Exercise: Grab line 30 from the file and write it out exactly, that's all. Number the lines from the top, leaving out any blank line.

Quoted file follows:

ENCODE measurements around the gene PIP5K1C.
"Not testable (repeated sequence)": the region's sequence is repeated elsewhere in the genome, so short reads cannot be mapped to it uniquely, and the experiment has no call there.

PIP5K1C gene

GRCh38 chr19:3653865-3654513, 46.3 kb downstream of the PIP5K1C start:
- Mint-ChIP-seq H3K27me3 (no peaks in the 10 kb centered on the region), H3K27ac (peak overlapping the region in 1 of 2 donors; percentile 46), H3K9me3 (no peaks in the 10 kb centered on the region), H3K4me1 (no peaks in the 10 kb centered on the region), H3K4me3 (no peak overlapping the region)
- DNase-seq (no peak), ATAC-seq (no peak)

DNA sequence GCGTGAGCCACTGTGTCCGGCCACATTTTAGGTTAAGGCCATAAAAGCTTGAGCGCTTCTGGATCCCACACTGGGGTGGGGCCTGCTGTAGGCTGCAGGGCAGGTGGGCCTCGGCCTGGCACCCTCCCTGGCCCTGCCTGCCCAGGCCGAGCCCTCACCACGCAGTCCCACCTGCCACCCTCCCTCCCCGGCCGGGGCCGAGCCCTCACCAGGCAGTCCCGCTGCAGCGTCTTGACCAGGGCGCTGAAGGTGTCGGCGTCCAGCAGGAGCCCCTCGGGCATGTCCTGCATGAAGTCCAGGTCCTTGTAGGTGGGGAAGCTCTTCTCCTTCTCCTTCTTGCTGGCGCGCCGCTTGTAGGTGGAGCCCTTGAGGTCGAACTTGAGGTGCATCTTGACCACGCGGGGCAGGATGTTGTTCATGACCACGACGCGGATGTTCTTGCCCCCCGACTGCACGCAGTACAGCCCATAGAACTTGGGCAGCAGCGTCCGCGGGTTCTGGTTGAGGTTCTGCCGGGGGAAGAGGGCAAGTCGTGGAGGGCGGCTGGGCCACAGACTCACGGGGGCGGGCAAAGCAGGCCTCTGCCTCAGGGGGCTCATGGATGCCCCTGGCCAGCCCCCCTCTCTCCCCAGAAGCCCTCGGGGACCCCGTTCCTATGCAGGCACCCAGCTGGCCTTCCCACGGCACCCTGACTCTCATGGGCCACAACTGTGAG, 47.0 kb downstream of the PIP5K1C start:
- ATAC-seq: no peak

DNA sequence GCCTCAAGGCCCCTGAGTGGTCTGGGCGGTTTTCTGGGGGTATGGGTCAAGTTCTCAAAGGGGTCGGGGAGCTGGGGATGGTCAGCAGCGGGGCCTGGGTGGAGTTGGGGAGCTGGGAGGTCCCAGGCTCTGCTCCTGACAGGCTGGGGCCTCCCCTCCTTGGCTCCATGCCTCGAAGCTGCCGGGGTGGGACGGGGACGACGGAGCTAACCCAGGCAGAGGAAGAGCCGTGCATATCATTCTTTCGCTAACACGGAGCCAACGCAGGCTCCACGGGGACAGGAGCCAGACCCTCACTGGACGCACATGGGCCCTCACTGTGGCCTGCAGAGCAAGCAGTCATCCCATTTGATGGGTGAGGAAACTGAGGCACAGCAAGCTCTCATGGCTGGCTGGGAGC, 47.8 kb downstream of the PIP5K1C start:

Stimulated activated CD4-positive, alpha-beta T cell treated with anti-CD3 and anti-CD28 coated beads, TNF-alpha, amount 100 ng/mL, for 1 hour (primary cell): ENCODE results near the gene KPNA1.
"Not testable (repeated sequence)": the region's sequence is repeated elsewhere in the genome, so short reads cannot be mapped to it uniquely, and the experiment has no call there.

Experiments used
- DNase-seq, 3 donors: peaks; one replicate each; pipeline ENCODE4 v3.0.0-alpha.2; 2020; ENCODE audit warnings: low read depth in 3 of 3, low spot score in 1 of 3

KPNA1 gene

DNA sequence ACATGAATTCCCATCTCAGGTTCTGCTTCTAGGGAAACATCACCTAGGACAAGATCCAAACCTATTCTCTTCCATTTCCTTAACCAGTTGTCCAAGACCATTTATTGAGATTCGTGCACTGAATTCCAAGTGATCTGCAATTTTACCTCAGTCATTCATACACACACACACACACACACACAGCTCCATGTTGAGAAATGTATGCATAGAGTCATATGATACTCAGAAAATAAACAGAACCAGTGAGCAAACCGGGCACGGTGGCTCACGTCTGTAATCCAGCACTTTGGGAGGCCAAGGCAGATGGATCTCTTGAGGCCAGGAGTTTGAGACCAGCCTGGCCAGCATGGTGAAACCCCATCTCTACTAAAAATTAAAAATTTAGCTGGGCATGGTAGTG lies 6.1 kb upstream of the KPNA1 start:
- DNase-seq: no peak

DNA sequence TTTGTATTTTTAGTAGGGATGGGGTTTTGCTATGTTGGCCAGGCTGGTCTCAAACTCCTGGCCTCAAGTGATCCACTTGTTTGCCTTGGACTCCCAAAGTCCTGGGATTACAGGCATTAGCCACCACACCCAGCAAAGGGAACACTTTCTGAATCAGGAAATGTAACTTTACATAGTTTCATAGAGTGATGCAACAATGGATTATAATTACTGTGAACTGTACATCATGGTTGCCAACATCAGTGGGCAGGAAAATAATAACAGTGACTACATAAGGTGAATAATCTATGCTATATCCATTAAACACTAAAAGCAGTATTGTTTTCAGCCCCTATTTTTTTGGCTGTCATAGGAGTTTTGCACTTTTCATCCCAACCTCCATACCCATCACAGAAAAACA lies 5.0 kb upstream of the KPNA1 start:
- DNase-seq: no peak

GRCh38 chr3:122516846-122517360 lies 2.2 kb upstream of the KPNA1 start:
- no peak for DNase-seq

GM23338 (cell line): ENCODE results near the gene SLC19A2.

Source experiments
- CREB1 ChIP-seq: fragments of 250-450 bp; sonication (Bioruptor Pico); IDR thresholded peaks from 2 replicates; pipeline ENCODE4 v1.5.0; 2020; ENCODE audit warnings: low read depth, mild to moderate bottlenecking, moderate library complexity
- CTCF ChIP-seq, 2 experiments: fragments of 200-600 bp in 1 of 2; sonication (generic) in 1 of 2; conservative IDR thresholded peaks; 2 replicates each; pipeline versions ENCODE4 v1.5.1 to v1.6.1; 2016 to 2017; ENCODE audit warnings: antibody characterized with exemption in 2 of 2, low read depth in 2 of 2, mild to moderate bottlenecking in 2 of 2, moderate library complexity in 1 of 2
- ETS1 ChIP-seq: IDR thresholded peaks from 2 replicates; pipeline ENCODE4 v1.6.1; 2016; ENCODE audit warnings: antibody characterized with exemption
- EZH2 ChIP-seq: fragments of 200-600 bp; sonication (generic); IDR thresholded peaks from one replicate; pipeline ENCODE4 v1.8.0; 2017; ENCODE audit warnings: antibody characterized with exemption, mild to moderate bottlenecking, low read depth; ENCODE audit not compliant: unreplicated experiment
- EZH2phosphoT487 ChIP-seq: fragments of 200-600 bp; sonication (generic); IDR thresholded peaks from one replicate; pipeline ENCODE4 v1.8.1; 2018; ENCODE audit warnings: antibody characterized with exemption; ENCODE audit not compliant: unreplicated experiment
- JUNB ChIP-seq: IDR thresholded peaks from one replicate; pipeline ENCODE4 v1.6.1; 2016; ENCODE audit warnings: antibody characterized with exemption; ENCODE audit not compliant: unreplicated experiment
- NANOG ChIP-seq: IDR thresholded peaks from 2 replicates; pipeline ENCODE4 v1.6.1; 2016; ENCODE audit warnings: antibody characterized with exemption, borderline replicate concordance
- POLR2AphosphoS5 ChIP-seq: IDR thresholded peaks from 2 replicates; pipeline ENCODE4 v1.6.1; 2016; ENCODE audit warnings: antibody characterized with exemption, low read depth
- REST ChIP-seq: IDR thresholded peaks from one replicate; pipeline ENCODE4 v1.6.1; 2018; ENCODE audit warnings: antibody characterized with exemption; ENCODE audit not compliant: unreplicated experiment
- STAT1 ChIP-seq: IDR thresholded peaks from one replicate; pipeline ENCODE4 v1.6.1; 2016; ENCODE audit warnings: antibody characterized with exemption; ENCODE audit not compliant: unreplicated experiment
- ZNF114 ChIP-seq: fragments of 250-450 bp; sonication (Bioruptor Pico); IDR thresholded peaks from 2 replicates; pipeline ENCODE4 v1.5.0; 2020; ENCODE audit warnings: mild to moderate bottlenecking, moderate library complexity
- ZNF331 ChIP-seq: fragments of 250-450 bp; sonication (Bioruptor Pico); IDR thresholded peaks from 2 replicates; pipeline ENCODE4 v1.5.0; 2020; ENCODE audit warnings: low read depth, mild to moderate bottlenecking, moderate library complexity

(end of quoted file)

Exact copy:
- POLR2AphosphoS5 ChIP-seq: IDR thresholded peaks from 2 replicates; pipeline ENCODE4 v1.6.1; 2016; ENCODE audit warnings: antibody characterized with exemption, low read depth